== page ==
- Zero trust enables your security team to work smarter, not harder
- It offers better data protection as it prevents rogue employees or malware from gaining access to your systems
- The increased number of remote workers means firewalls are no longer sufficient but zero trust offers better protection for workers and data in any location
- It helps to streamline user and access requests across the business
- With more people now using home laptops, printers and internet connections, this method offers stronger device security
- A well-designed zero trust solution can be easy to integrate throughout the business
These are just a few reasons why you should use a zero trust security method in your business, and if this has grabbed your attention, it’s time to learn how to get these strategies in place.
How to implement zero-trust security in your business
How you implement zero-trust security methods across your business will vary depending on a range of factors, including the size of your team, your budget, your resources and the amount of sensitive data you need to protect.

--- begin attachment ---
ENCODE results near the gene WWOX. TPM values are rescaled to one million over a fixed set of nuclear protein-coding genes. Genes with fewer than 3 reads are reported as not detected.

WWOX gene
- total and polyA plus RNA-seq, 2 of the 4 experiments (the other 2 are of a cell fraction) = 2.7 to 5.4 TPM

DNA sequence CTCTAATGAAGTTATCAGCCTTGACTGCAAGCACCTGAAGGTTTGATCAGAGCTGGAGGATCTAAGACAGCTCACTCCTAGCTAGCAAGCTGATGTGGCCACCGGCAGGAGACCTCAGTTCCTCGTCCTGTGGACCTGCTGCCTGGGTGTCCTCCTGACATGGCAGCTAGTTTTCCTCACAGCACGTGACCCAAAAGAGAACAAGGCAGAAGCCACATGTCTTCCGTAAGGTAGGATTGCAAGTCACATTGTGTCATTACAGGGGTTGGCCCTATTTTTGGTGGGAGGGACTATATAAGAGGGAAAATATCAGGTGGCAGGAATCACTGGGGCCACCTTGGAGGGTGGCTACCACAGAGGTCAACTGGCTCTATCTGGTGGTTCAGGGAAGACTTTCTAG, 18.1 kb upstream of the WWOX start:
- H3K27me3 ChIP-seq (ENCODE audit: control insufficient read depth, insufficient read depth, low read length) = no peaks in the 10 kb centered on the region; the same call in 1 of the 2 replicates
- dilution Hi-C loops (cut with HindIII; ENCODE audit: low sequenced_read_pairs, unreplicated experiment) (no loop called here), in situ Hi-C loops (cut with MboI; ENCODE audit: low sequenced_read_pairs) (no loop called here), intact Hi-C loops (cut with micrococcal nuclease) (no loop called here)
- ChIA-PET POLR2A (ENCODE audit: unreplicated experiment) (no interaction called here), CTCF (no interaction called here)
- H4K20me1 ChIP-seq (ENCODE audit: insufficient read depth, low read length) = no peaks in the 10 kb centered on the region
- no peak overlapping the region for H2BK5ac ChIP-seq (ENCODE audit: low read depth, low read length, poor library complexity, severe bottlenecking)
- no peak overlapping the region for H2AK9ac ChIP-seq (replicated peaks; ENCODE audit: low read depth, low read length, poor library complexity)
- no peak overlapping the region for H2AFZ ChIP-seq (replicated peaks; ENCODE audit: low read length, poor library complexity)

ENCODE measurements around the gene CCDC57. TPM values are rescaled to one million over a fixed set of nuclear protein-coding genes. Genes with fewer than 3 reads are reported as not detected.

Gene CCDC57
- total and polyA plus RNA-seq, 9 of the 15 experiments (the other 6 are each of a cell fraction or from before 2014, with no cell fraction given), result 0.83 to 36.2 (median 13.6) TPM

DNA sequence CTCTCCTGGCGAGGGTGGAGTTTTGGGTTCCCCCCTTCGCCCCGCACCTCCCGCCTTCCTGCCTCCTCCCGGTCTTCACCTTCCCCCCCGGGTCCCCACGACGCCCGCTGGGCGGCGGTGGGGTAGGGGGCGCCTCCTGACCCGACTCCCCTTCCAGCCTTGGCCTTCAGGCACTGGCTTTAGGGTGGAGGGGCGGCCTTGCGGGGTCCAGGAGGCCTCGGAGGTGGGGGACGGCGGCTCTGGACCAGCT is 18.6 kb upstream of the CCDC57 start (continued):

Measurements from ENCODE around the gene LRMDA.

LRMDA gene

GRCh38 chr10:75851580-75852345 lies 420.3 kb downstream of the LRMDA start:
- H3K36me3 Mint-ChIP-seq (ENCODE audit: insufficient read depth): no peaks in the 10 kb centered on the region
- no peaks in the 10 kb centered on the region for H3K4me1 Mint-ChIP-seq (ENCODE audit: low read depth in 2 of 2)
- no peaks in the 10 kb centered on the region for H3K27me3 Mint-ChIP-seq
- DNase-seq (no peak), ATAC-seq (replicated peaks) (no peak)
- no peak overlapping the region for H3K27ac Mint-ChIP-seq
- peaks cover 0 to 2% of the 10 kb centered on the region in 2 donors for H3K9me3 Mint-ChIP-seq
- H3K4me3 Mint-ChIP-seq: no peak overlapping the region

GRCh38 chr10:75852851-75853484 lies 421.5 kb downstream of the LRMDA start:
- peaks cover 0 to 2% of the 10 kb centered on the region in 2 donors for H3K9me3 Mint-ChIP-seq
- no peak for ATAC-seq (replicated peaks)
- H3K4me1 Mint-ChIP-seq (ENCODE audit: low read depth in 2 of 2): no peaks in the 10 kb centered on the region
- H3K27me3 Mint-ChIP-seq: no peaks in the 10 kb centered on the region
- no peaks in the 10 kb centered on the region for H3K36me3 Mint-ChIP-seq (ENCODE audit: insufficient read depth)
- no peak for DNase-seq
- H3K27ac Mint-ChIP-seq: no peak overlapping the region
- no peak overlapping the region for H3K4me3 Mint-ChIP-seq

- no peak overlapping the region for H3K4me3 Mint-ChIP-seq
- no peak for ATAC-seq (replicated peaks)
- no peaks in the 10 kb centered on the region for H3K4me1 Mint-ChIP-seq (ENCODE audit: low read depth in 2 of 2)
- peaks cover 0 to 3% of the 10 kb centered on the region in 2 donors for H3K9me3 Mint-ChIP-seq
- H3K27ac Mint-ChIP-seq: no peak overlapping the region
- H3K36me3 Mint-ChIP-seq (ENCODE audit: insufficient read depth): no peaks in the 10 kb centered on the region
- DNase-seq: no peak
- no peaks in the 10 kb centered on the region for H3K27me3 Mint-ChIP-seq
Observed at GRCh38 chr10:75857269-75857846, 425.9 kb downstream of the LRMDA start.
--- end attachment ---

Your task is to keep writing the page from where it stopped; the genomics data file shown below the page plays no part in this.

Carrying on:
That being said, there are some simple and affordable ways that every business can deploy a zero-trust approach to securing its network. To get started, you should do the following:
1. Do some data discovery
First and foremost, you need to carry out a data audit across the business so you can get a full picture. This will help you to understand the kind of data you hold, its level of sensitivity and where it is stored within your systems.
At this stage, it’s also a good idea to determine who in your company has access to these different pots of data, who needs access and more importantly, who doesn’t.
Having a good grasp on what it is you need to protect can help you to get the best possible policies and procedures in place.
2. Deal with the top-of-mind security problems first
The next step on your journey should be dealing with some of the most obvious issues.
In order to do this, it is recommended that you enable secure cloud adoption, accelerate your secure DevOps or that you implement (or replace) your virtual private network (VPN) for a more focused set of users.